For many applications, AM is not economically viable without powder re-use. Powder bed fusion and binder jetting processes both have low ‘per pass’ incorporation rates and simply disposing of the residual powder is not an option, especially when using expensive metal powder feedstocks.
However, every pass through the printer can affect both chemical and physical properties of the powder. Physical changes that affect critical behaviours such as flowability and spreadability can be challenging to assess when establishing a robust re-use strategy.
Changed forever? The effect of passage through the printer
Particle morphology – size and shape – is widely recognised as performance-defining for AM powders and it can change markedly due to passage through the printer.
Metal powders for AM are typically less than 50µm in size, though coarser particles, in the size range 50 to 150µm, are better suited to laser melt deposition or electron beam melting. Particle size distribution is controlled during manufacture and by post-processing steps such as scalping. Passage through a powder bed printer tends to reduce the level of fines, particles around 10 – 20µm, via processes such as agglomeration and melting. Spattering, the splashing of molten metal can produce relatively large particles but larger particles from any source may be swept from the build platform by the recoater arm and not used. A narrowing of particle size distribution is typically the net result of all these effects.
When it comes to shape, manufacturing method is highly influential and virgin particles may exhibit irregularity and/or satellites, smaller particle grains adhering to the surface of larger particles. Temperature/melting can deform particle shape while the stresses applied during processing may remove satellites, potentially impacting both shape and size.
Morphological changes may directly affect performance in the printer. For example, changes in particle size alter response to heat, the ease and speed with which a particle melts, but equally importantly they influence process efficiency and print quality by changing characteristics such as packing performance and flowability. These relationships are harder to identify, but crucial.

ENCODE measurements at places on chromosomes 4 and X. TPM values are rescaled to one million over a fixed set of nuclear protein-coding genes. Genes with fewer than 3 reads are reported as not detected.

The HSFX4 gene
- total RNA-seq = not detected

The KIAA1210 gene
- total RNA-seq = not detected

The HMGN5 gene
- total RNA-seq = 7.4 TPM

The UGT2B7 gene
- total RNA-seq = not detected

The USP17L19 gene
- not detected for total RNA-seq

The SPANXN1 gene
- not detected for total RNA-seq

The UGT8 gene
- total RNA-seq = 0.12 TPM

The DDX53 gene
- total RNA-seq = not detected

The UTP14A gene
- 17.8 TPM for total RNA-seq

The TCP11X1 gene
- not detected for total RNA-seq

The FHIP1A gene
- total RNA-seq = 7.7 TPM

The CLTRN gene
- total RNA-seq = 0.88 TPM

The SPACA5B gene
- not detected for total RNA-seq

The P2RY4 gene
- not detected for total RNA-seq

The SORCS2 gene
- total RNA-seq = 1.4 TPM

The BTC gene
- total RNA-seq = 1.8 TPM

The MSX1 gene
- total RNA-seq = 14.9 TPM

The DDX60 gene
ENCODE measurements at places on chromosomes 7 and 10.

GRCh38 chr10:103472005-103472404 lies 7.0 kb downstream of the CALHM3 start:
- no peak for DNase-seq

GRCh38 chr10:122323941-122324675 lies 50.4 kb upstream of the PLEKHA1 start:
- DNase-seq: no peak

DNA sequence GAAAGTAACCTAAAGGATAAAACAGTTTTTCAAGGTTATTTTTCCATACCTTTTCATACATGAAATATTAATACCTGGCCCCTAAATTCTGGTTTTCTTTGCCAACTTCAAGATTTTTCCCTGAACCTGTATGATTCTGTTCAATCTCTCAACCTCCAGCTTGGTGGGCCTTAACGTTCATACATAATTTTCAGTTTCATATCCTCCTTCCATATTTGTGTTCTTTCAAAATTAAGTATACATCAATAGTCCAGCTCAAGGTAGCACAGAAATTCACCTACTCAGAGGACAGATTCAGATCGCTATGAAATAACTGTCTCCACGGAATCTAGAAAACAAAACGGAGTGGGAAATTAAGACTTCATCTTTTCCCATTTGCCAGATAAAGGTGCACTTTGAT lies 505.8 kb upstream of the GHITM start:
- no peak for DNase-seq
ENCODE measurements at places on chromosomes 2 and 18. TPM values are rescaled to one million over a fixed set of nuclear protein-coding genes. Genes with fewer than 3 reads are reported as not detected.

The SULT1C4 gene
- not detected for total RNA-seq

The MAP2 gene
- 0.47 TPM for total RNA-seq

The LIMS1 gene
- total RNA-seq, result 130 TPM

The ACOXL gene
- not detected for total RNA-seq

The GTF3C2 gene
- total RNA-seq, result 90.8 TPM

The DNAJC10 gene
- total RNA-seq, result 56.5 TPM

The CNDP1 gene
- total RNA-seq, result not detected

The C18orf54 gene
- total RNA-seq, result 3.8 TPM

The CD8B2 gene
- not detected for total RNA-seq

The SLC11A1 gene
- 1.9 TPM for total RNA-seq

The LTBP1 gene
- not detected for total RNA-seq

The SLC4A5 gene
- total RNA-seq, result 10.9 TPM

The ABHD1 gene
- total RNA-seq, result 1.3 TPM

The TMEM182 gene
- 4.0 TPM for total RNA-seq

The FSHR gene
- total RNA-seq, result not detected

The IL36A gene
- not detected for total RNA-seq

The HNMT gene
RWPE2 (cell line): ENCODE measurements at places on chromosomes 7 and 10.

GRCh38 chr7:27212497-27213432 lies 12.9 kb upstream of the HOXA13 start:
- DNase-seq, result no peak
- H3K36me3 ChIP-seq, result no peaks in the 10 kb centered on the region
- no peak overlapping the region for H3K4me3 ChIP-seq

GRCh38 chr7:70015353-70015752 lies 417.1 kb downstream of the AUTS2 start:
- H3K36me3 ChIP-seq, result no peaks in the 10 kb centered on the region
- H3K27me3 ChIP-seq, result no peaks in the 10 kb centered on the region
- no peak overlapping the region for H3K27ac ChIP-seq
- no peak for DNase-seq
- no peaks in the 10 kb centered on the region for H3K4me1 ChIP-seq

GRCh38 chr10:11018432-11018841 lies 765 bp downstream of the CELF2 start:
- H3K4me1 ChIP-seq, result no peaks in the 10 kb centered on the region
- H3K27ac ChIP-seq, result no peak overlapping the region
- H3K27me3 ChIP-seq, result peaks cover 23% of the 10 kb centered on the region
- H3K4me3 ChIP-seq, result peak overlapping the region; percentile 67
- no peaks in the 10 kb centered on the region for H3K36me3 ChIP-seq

Quantifying flowability, a comparison of used and virgin powders
LPW Technology, now part of Carpenter Additive, a market leading manufacturer of metal powders for AM, carried out a study of the flowability of re-used powders to support a multinational client establishing re-use strategies1. Basic Flowability Energy (BFE), a dynamic powder property measured using the FT4 Powder Rheometer, was used to quantify flowability. The aim was not just to detect differences – between virgin and used powder – but also to assess options for returning used powder to a comparable state, should it have deteriorated.
LPW invested in the capability to measure dynamic powder properties when it became apparent that traditional techniques – angle of repose, tapped density and Hall Flow Index, all carried out to ASTM standards – could not reliably rationalise observed differences in AM performance. Powder batches with ‘identical’ specifications were found to print inconsistently, particularly in newer, high speed machines. Furthermore, some traditional tests proved unsuitable for certain powders. For example, Hall flow rate cannot differentiate less free-flowing powders, those that produce a null result. Dynamic testing is suitable for all powders and has proven both relevant and highly differentiating for AM powders2.
The BFE values of virgin and used samples, and blends of the two, are shown above. The virgin powder has the lowest BFE and the used powder the highest. Passage through the printer has significantly altered flowability, potentially resulting in inferior print performance. Sieving has a minor impact on flowability but does not re-establish the state of the virgin material.
Blending is an obvious strategy for re-use so blends with different ratios of used and virgin materials were also tested. Perhaps unsurprisingly, the blend containing the highest proportion of virgin material produces a BFE value closest to the unused material. However, the 50:50 blend generated a higher BFE than the 75 used:25 virgin blend suggesting a non-linear relationship and highlighting that performance is influenced by factors other than virgin content.
Implications for print performance
The preceding data show that used, virgin and blended materials can be robustly differentiated in terms of flowability via dynamic testing and that the properties of blends cannot be easily predicted. Powders with a higher BFE are more resistant to flow under the low stress, forced conditions applied during the test, conditions that are comparable to the those applied by the recoater as it spreads powder across the build platform. BFE is a useful metric for AM applications precisely because of this relevance and the sensitivity of the technique.